Tracing Campylobacteriosis Back to Meat Animals

UK - A recent study that sourced campylobacteriosis of over a thousand patients found that almost all of them were caused by bacteria from animals farmed for meat.
calendar icon 29 September 2008
clock icon 3 minute read

Researchers from the US and the UK sequenced the DNA of bacteria collected from 1,231 patients in Lancashire, England and compared it to Campylobacter jejuni DNA sequences collected from wild and domestic animals and the environment.

C. jejuni causes more cases of gastroenteritis in the developed world than any other bacterial pathogen, including E. coli, Salmonella, Clostridium and Listeria combined, claims the study.

C. jejuni is the leading cause of bacterial gastro-enteritis in the developed world. It is thought to infect 2–3 million people a year in the US alone, at a cost to the economy in excess of US$4 billion.

C. jejuni is a widespread zoonotic pathogen that is carried by animals farmed for meat and poultry. A connection with contaminated food is recognized, but C. jejuni is also commonly found in wild animals and water sources. Phylogenetic studies have suggested that genotypes pathogenic to humans bear greatest resemblance to non-livestock isolates.

Moreover, seasonal variation in campylobacteriosis bears the hallmarks of water-borne disease, and certain outbreaks have been attributed to contamination of drinking water. As a result, the relative importance of these reservoirs to human disease is controversial.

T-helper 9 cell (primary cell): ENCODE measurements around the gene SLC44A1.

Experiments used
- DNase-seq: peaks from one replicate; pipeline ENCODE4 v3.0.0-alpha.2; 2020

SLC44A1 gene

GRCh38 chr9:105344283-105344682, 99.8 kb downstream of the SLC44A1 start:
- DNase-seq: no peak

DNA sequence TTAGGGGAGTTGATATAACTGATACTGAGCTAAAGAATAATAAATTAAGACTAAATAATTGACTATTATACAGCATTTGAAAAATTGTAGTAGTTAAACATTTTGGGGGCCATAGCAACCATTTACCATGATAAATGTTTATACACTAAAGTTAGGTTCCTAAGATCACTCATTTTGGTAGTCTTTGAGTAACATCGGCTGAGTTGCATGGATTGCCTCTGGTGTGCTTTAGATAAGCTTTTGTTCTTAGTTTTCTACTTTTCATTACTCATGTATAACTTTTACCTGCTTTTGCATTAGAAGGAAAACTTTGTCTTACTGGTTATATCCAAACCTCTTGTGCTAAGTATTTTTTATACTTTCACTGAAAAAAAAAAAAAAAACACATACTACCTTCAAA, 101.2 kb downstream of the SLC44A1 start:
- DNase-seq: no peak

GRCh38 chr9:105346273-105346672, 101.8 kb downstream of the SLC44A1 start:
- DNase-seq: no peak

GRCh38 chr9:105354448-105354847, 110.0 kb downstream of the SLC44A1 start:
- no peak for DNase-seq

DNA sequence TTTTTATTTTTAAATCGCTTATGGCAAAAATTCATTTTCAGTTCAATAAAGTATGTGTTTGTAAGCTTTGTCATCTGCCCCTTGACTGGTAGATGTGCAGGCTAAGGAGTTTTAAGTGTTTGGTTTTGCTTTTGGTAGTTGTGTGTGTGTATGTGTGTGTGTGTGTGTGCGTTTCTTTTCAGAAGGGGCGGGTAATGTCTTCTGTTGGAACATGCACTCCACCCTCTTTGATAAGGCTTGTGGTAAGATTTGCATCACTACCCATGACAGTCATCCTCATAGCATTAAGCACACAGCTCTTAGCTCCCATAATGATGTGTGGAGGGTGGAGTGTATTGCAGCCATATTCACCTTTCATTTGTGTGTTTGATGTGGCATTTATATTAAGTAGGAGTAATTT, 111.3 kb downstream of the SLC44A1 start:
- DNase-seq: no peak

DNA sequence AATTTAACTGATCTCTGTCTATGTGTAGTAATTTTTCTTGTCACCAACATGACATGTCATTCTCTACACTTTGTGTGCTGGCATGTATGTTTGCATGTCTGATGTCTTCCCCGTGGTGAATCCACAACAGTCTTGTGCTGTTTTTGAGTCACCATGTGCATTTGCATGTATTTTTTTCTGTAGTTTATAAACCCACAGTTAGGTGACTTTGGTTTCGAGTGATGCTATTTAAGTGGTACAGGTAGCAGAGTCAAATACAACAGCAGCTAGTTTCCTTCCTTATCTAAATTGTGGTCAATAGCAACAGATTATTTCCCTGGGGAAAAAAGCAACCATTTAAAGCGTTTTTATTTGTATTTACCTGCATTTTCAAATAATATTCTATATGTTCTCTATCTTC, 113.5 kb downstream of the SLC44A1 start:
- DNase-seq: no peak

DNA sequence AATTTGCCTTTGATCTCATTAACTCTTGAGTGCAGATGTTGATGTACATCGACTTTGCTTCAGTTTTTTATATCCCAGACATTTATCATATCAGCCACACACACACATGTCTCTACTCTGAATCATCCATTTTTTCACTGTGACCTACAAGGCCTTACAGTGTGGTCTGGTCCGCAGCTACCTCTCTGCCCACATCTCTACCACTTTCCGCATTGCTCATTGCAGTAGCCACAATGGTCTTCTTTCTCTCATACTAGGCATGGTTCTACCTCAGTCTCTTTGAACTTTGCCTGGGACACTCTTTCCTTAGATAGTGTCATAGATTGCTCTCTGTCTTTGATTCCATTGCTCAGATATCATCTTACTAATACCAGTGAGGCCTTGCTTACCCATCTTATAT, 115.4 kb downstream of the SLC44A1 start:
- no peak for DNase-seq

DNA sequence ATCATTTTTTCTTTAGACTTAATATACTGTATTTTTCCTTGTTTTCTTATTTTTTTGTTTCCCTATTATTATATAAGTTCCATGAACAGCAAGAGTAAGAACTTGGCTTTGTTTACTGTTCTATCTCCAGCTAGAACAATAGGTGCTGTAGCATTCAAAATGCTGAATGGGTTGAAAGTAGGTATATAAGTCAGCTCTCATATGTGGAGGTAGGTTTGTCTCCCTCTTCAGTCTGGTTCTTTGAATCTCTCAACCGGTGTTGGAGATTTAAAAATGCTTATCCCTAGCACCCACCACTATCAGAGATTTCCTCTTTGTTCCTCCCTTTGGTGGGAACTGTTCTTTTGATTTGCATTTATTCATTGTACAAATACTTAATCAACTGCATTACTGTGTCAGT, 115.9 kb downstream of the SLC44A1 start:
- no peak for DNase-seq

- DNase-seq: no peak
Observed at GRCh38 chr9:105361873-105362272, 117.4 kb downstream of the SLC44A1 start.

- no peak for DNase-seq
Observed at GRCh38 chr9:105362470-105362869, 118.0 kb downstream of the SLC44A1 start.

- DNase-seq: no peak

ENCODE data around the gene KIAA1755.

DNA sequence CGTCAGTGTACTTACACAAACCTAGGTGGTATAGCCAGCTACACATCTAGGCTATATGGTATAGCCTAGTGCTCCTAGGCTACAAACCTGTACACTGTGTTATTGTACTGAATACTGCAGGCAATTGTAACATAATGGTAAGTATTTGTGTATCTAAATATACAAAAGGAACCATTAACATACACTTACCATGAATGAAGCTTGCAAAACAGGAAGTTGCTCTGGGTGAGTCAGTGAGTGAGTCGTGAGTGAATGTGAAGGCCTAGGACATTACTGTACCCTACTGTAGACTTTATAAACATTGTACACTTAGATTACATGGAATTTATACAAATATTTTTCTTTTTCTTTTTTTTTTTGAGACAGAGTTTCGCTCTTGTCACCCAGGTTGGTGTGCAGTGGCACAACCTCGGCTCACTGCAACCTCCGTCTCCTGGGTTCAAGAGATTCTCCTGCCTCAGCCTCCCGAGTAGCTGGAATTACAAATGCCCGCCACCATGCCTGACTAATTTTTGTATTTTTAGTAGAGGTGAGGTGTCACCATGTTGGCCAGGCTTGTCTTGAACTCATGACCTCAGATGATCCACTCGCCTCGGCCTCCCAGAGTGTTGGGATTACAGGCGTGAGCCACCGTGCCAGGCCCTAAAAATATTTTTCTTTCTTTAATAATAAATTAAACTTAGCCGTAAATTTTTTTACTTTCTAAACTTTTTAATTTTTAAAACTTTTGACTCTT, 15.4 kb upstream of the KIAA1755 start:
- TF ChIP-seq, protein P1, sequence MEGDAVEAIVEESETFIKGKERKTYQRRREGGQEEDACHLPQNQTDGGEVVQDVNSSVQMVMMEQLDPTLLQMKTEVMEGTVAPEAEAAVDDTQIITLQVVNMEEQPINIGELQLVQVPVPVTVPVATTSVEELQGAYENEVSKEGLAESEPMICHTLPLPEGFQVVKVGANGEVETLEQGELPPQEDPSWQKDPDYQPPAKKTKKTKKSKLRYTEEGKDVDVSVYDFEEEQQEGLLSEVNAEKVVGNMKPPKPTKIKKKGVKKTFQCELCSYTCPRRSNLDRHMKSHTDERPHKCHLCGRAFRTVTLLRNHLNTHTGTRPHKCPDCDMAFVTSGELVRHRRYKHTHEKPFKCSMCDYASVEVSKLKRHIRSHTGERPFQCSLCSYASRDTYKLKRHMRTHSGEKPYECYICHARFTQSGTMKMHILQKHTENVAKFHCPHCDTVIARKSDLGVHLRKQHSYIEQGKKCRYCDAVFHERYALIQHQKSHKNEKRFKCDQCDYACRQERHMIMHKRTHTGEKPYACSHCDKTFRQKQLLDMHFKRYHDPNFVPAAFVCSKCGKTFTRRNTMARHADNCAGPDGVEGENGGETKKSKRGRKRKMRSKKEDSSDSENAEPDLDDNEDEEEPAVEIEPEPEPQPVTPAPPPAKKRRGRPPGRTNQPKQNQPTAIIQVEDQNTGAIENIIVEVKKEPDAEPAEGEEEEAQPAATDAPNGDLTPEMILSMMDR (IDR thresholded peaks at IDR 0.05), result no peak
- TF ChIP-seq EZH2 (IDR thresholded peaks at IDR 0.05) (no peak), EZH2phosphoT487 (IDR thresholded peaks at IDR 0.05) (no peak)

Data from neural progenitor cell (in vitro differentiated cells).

The study used multilocus sequence typing to genotype 1,231 cases of C. jejuni isolated from patients in Lancashire, England. By modeling the DNA sequence evolution and zoonotic transmission of C. jejuni between host species and the environment, they were able to assign human cases probabilistically to source populations.

This population genetics approach reveals that the vast majority (97%) of sporadic disease can be attributed to animals farmed for meat and poultry. Chicken and cattle are the principal sources of C. jejuni pathogenic to humans, whereas wild animal and environmental sources are responsible for just 3% of disease.

The results imply that the primary transmission route is through the food chain, and suggest that incidence could be dramatically reduced by enhanced on-farm biosecurity or preventing food-borne transmission.

Further Reading

- You can view the full report by clicking here.
- Find out more information on Campylobacter by clicking here.

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